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The First Chapter: A Debut Author’s Handbook to Crafting a Successful Writing Career

A career as an author is within reach, but how do you make it a reality? We cover everything you need to know in this handy authorial debut handbook.

The First Chapter: A Debut Author’s Handbook to Crafting a Successful Writing Career

Building a writing career is full of bumps and learning curves. From the outside, looking in, it might appear as simple as “write a book, get published.” However, the industry has moved far away from this in the last few years.

Although there are no set-in-stone strategies for debut writers to get published, there are some things you can do to make the process easier. These include taking your career into your own hands or having someone else be your liaison.

Kickstart Your Writing Career

Writers are something special. They hold entire worlds, people, and concepts in their heads, and then they pour them out onto the page. At least, that’s the case with fiction writers.

Non-fiction writers hold a lot of information in their heads, and through careful research and analysis, they pour it onto the page.

If you want a writing career kickstart, you have to write something. However, if you have an idea but don’t know how to write, you can always hire a freelance ghostwriter to help you make your dream a reality.

Ghostwriters are career writers who want to use their skills to help you achieve your dreams of becoming an author. This is just one of many helpful strategies for debut writers that can help launch your career.

When you have something ghostwritten, the intellectual property is yours. You can do with it whatever you wish. Have it edited, have it rewritten, or rewrite parts of it yourself. It is completely up to you, but it is a starting point.

If you choose not to hire a ghostwriter, then you need to sit down and start writing. Give yourself permission to be bad and to just get to the end.

So, how do you start writing?

You can search for prompts online, along with writing exercises and recordings of lectures. Do the exercises, ask for feedback, and, most importantly, integrate that feedback. Learn when something isn’t working, find ways to make it work, or explore other options.

The Industry

Navigating the publishing industry is tricky, at best. If you have a literary agent, they will cover this for you. It’s their job to be your voice and to fight in your corner. If you want to self-publish, you have to fight in your own corner and advocate for yourself.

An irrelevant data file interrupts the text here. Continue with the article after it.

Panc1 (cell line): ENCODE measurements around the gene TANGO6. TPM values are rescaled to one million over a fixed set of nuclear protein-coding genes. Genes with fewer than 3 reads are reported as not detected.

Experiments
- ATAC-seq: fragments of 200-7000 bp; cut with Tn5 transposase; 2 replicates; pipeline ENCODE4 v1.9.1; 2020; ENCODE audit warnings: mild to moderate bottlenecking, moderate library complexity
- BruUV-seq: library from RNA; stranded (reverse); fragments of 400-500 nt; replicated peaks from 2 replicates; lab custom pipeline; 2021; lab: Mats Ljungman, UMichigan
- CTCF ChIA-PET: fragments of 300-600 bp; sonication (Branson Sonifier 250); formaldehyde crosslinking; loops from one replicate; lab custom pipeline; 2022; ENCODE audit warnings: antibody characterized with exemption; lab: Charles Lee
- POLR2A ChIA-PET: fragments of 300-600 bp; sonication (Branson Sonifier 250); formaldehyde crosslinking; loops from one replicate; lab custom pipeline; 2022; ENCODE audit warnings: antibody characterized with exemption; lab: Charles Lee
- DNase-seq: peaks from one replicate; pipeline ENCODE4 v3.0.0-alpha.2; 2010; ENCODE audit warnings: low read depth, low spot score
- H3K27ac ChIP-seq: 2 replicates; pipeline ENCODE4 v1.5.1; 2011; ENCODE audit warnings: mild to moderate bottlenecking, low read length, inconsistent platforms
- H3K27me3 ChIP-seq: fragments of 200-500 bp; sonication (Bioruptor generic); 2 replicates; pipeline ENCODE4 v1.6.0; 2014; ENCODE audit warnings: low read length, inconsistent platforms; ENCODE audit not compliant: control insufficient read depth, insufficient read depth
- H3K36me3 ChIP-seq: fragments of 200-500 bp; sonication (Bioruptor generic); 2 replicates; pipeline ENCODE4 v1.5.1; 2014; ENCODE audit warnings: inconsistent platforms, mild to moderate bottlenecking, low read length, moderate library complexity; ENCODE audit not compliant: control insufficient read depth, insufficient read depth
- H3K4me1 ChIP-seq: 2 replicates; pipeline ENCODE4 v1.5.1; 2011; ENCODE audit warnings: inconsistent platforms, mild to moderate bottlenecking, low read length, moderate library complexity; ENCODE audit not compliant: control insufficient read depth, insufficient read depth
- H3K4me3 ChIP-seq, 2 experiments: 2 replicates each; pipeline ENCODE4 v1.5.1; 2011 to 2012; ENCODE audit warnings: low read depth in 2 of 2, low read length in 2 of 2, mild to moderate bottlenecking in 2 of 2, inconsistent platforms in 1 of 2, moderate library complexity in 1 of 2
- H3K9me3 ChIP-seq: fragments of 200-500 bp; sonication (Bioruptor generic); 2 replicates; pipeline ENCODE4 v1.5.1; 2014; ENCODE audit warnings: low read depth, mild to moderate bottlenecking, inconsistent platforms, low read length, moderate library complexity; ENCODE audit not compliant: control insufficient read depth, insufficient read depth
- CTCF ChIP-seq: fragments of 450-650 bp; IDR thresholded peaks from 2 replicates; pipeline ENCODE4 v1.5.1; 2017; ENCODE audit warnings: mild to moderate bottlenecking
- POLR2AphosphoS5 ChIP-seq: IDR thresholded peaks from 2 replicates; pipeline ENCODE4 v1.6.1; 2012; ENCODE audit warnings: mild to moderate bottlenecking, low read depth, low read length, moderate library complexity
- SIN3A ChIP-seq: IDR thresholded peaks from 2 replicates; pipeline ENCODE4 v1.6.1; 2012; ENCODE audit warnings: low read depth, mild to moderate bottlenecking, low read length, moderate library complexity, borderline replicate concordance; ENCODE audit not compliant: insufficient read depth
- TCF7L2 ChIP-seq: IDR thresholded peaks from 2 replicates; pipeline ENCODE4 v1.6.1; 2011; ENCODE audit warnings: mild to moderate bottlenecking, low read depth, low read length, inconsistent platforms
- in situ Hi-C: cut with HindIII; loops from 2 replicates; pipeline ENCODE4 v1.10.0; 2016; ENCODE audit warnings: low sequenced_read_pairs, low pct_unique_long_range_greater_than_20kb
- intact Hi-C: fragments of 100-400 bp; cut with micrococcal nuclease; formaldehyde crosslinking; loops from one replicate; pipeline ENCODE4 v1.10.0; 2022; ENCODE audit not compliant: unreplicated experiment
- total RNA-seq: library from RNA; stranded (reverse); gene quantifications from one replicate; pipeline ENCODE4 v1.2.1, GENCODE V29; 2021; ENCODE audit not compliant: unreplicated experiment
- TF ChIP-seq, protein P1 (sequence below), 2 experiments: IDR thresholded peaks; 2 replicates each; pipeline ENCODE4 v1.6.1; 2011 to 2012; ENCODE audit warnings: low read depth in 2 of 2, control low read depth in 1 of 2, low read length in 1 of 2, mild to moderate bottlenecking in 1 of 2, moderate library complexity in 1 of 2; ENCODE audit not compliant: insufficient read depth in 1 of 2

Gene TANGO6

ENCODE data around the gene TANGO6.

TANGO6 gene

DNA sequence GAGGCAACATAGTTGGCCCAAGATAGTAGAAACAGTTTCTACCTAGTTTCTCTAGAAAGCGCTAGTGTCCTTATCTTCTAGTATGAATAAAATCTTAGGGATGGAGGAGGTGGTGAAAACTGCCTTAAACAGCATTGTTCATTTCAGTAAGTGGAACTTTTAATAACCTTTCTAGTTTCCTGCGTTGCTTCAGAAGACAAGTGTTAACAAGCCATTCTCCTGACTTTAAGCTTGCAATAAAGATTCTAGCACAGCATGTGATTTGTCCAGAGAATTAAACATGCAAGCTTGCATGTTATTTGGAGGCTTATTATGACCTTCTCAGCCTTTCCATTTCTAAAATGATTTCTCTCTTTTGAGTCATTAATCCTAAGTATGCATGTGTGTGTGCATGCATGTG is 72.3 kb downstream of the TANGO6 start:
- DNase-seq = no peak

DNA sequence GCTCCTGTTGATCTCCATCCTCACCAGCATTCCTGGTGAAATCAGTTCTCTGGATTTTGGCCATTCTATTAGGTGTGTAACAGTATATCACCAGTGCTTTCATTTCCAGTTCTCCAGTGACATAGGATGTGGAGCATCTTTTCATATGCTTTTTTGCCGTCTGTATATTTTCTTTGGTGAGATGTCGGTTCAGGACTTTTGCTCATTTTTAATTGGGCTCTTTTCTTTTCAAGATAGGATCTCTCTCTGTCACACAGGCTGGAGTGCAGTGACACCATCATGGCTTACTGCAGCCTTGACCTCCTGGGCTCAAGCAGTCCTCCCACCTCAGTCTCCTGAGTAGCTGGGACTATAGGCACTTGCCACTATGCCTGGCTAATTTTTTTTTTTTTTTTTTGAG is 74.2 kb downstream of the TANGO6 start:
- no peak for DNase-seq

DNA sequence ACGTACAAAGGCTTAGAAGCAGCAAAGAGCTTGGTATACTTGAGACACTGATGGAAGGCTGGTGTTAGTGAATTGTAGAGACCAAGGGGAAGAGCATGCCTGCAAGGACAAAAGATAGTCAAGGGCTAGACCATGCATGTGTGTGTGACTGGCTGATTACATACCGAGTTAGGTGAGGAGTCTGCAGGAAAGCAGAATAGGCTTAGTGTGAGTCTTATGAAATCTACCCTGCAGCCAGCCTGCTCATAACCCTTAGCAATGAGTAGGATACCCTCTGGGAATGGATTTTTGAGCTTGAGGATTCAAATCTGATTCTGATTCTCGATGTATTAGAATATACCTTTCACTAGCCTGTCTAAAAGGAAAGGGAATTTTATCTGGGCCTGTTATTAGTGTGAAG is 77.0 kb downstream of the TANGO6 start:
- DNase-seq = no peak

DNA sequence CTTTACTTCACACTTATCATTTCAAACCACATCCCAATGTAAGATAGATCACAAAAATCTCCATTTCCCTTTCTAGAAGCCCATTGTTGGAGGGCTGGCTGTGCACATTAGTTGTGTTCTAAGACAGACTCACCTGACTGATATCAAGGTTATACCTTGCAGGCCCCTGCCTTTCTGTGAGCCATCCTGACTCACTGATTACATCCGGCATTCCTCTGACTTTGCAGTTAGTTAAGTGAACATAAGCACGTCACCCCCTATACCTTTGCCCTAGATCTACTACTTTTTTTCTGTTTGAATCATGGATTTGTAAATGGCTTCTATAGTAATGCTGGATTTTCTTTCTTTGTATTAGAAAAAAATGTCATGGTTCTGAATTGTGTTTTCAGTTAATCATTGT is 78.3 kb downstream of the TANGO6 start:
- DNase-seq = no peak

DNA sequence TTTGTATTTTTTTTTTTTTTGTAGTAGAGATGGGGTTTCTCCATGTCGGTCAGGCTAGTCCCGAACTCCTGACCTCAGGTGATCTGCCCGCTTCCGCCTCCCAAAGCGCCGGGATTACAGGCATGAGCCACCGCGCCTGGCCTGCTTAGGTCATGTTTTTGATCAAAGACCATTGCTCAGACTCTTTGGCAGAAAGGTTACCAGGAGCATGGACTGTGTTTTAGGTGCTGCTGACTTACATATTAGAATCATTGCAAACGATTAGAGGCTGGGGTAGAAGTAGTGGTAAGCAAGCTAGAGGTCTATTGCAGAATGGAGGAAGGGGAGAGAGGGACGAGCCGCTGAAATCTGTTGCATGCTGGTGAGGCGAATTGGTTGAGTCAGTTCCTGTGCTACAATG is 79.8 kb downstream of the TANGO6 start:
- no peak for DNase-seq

An awareness of popular trends is an advantage. If you know what is selling, then you can write something that will sell. This can be a work of genre fiction or a work of literary fiction. The marketplace is crowded; how can you stand out?

Another thing to keep in mind is your presence as an author. Literary agents keep an eye on longlists and shortlists for many national and international writing competitions. If you are lucky enough to land a spot on one, you improve your chances of signing with an agent.

To add to that, your social media presence can be a defining factor. Agents and publishers will look at your social media presence to get a feel for who you are. If your debut book is about feminism, they want to see that you are practicing what you preach.

Given the nature of social media, publishers want to publish authors who can a) make them money and b) not land them in trouble. A recent controversy involving a debut author and her use of multiple Goodreads accounts resulted in her book being pulled from publication.

The traditional publishing industry is designed to make money. Publishers want to take on books that will sell. To a traditional publisher, you are an investment. The same is true of literary agents.

Investing in your own writing will also go a long way toward demonstrating your dedication to your craft and career. Taking a writing course and gaining some experience in the field will make your query letter stand out to an agent.

Launching Your Career

Embarking on a career as a writer is scary, especially if you are a debut author. Having a book published essentially means you are exposing a part of your soul to the world.

One of the reasons people get into writing and publishing is because they want to make either extra money or a living from their royalties. While this is possible, it’s not always a guarantee, depending on the type of publishing you choose to pursue.

If you want to make money as a writer, you need to know two things:

  1. You are going to be disappointed.
  2. It’s going to take time.

In the age of self-publishing, it’s easy to think that uploading a file to Amazon is all you need to do. While that certainly is a part of it, brace yourself for disappointment. Unless you have some solid SEO to market your book, you are unlikely to get any sales.

A successful debut book launch is key to getting your career as a writer off on the right foot. By making a solid impression on readers, you are setting yourself up for success. Here are some strategies you can implement to see this through:

  • ARC and Beta Readers: Advanced Review Copy (ARC) readers get your book a month or so ahead of publication in exchange for leaving a review. Beta readers are an effective tool you can use to judge how your book is coming across. You can ask them to spot any mistakes, plot holes, or missed opportunities. ARC readers just review the book.